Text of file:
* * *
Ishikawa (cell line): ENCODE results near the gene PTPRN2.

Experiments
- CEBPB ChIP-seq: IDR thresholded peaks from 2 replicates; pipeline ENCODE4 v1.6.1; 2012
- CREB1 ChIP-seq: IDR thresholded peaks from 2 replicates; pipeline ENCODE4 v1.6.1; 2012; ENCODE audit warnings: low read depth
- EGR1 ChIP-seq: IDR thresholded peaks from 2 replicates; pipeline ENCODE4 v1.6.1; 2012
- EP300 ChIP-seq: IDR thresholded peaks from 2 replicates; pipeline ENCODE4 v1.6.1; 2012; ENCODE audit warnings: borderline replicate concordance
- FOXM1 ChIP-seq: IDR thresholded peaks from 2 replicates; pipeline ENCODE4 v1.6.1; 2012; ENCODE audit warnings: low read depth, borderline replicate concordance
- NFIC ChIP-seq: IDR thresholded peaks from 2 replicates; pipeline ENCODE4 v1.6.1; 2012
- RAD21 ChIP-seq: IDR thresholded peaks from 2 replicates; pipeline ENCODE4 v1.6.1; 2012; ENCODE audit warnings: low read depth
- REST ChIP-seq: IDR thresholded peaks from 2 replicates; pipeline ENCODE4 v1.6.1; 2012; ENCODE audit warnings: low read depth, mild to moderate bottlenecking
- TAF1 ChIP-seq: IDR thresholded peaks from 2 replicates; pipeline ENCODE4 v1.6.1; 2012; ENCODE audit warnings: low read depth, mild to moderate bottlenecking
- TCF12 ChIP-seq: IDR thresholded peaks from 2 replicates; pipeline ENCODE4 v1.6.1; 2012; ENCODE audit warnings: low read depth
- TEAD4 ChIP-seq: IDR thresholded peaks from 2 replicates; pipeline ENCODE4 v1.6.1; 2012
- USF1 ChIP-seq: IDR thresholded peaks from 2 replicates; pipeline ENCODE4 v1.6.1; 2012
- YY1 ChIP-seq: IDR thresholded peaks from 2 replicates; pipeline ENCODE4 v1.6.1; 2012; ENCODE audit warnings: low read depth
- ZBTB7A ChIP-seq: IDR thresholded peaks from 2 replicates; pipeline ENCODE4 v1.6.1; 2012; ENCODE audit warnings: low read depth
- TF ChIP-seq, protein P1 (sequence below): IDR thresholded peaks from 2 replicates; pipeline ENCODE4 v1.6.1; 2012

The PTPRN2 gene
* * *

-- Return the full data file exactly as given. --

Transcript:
Ishikawa (cell line): ENCODE results near the gene PTPRN2.

Experiments
- CEBPB ChIP-seq: IDR thresholded peaks from 2 replicates; pipeline ENCODE4 v1.6.1; 2012
- CREB1 ChIP-seq: IDR thresholded peaks from 2 replicates; pipeline ENCODE4 v1.6.1; 2012; ENCODE audit warnings: low read depth
- EGR1 ChIP-seq: IDR thresholded peaks from 2 replicates; pipeline ENCODE4 v1.6.1; 2012
- EP300 ChIP-seq: IDR thresholded peaks from 2 replicates; pipeline ENCODE4 v1.6.1; 2012; ENCODE audit warnings: borderline replicate concordance
- FOXM1 ChIP-seq: IDR thresholded peaks from 2 replicates; pipeline ENCODE4 v1.6.1; 2012; ENCODE audit warnings: low read depth, borderline replicate concordance
- NFIC ChIP-seq: IDR thresholded peaks from 2 replicates; pipeline ENCODE4 v1.6.1; 2012
- RAD21 ChIP-seq: IDR thresholded peaks from 2 replicates; pipeline ENCODE4 v1.6.1; 2012; ENCODE audit warnings: low read depth
- REST ChIP-seq: IDR thresholded peaks from 2 replicates; pipeline ENCODE4 v1.6.1; 2012; ENCODE audit warnings: low read depth, mild to moderate bottlenecking
- TAF1 ChIP-seq: IDR thresholded peaks from 2 replicates; pipeline ENCODE4 v1.6.1; 2012; ENCODE audit warnings: low read depth, mild to moderate bottlenecking
- TCF12 ChIP-seq: IDR thresholded peaks from 2 replicates; pipeline ENCODE4 v1.6.1; 2012; ENCODE audit warnings: low read depth
- TEAD4 ChIP-seq: IDR thresholded peaks from 2 replicates; pipeline ENCODE4 v1.6.1; 2012
- USF1 ChIP-seq: IDR thresholded peaks from 2 replicates; pipeline ENCODE4 v1.6.1; 2012
- YY1 ChIP-seq: IDR thresholded peaks from 2 replicates; pipeline ENCODE4 v1.6.1; 2012; ENCODE audit warnings: low read depth
- ZBTB7A ChIP-seq: IDR thresholded peaks from 2 replicates; pipeline ENCODE4 v1.6.1; 2012; ENCODE audit warnings: low read depth
- TF ChIP-seq, protein P1 (sequence below): IDR thresholded peaks from 2 replicates; pipeline ENCODE4 v1.6.1; 2012

The PTPRN2 gene